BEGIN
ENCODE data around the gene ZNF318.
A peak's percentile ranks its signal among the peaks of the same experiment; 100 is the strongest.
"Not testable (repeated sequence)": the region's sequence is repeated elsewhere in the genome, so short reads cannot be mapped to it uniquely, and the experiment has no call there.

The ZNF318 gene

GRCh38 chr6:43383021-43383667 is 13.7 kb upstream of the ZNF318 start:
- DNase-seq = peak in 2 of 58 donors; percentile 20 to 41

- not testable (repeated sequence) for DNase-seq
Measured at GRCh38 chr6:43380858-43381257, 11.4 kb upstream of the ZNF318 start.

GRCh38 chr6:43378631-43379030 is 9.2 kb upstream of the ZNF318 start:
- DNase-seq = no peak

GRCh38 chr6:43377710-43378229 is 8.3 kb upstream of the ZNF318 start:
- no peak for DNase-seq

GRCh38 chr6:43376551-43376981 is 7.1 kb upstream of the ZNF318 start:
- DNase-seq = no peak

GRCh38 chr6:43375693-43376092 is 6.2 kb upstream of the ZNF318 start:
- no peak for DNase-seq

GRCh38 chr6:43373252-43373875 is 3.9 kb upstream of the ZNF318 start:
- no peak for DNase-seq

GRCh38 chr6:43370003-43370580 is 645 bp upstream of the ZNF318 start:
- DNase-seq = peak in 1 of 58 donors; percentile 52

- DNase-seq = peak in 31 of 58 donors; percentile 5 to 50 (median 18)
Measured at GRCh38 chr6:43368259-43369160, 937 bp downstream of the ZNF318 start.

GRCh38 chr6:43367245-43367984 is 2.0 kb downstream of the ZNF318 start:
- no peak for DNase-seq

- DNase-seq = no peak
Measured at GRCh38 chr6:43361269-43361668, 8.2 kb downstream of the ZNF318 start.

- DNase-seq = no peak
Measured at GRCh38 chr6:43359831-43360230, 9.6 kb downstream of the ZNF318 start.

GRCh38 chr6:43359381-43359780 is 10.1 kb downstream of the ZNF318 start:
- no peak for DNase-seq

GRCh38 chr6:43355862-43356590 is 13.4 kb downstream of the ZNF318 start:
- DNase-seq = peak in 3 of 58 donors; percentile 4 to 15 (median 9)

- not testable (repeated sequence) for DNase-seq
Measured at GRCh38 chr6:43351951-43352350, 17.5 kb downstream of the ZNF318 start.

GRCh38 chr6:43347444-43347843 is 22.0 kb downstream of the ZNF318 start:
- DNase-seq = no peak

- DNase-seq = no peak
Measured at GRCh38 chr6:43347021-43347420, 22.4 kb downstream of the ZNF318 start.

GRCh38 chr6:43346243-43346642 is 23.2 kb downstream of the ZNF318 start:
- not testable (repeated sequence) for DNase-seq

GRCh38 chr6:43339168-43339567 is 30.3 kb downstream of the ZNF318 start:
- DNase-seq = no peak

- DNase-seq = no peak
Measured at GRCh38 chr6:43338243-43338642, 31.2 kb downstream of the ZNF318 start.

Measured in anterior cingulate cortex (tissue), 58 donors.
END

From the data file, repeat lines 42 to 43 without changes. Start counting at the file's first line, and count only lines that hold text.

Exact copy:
- DNase-seq = no peak

- DNase-seq = no peak